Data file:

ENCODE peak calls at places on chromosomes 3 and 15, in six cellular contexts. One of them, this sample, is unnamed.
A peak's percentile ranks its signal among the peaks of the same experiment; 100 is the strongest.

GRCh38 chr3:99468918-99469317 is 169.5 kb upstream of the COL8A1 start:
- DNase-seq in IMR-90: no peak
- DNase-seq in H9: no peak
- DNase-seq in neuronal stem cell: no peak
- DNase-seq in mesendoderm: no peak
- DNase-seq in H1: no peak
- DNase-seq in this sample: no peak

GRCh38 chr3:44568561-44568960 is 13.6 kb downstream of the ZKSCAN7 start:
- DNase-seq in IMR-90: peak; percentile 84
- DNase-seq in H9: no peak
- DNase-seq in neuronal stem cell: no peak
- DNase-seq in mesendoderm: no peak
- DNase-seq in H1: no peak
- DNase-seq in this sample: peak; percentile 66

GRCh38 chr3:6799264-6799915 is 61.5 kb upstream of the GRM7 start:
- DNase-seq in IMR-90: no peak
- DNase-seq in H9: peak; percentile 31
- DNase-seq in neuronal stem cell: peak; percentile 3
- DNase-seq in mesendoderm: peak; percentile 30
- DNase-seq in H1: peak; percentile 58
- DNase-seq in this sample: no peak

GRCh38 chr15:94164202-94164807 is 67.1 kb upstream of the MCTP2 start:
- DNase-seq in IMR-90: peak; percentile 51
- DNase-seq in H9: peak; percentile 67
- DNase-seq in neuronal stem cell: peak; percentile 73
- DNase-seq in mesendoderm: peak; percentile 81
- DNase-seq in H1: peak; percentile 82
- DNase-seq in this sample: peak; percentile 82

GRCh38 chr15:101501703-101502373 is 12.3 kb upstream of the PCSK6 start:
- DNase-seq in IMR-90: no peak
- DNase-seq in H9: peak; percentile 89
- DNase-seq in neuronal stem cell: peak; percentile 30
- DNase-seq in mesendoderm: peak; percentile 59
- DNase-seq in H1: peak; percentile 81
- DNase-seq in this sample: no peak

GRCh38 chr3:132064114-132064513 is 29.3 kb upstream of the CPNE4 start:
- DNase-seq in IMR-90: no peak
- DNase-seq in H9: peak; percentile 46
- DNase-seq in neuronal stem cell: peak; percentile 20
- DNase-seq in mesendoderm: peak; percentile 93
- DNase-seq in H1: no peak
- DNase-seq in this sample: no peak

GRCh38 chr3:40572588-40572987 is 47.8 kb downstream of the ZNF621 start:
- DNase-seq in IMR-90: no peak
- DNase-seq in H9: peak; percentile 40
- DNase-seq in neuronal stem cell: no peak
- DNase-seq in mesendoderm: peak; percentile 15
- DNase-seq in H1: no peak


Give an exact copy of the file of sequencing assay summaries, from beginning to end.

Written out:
ENCODE peak calls at places on chromosomes 3 and 15, in six cellular contexts. One of them, this sample, is unnamed.
A peak's percentile ranks its signal among the peaks of the same experiment; 100 is the strongest.

GRCh38 chr3:99468918-99469317 is 169.5 kb upstream of the COL8A1 start:
- DNase-seq in IMR-90: no peak
- DNase-seq in H9: no peak
- DNase-seq in neuronal stem cell: no peak
- DNase-seq in mesendoderm: no peak
- DNase-seq in H1: no peak
- DNase-seq in this sample: no peak

GRCh38 chr3:44568561-44568960 is 13.6 kb downstream of the ZKSCAN7 start:
- DNase-seq in IMR-90: peak; percentile 84
- DNase-seq in H9: no peak
- DNase-seq in neuronal stem cell: no peak
- DNase-seq in mesendoderm: no peak
- DNase-seq in H1: no peak
- DNase-seq in this sample: peak; percentile 66

GRCh38 chr3:6799264-6799915 is 61.5 kb upstream of the GRM7 start:
- DNase-seq in IMR-90: no peak
- DNase-seq in H9: peak; percentile 31
- DNase-seq in neuronal stem cell: peak; percentile 3
- DNase-seq in mesendoderm: peak; percentile 30
- DNase-seq in H1: peak; percentile 58
- DNase-seq in this sample: no peak

GRCh38 chr15:94164202-94164807 is 67.1 kb upstream of the MCTP2 start:
- DNase-seq in IMR-90: peak; percentile 51
- DNase-seq in H9: peak; percentile 67
- DNase-seq in neuronal stem cell: peak; percentile 73
- DNase-seq in mesendoderm: peak; percentile 81
- DNase-seq in H1: peak; percentile 82
- DNase-seq in this sample: peak; percentile 82

GRCh38 chr15:101501703-101502373 is 12.3 kb upstream of the PCSK6 start:
- DNase-seq in IMR-90: no peak
- DNase-seq in H9: peak; percentile 89
- DNase-seq in neuronal stem cell: peak; percentile 30
- DNase-seq in mesendoderm: peak; percentile 59
- DNase-seq in H1: peak; percentile 81
- DNase-seq in this sample: no peak

GRCh38 chr3:132064114-132064513 is 29.3 kb upstream of the CPNE4 start:
- DNase-seq in IMR-90: no peak
- DNase-seq in H9: peak; percentile 46
- DNase-seq in neuronal stem cell: peak; percentile 20
- DNase-seq in mesendoderm: peak; percentile 93
- DNase-seq in H1: no peak
- DNase-seq in this sample: no peak

GRCh38 chr3:40572588-40572987 is 47.8 kb downstream of the ZNF621 start:
- DNase-seq in IMR-90: no peak
- DNase-seq in H9: peak; percentile 40
- DNase-seq in neuronal stem cell: no peak
- DNase-seq in mesendoderm: peak; percentile 15
- DNase-seq in H1: no peak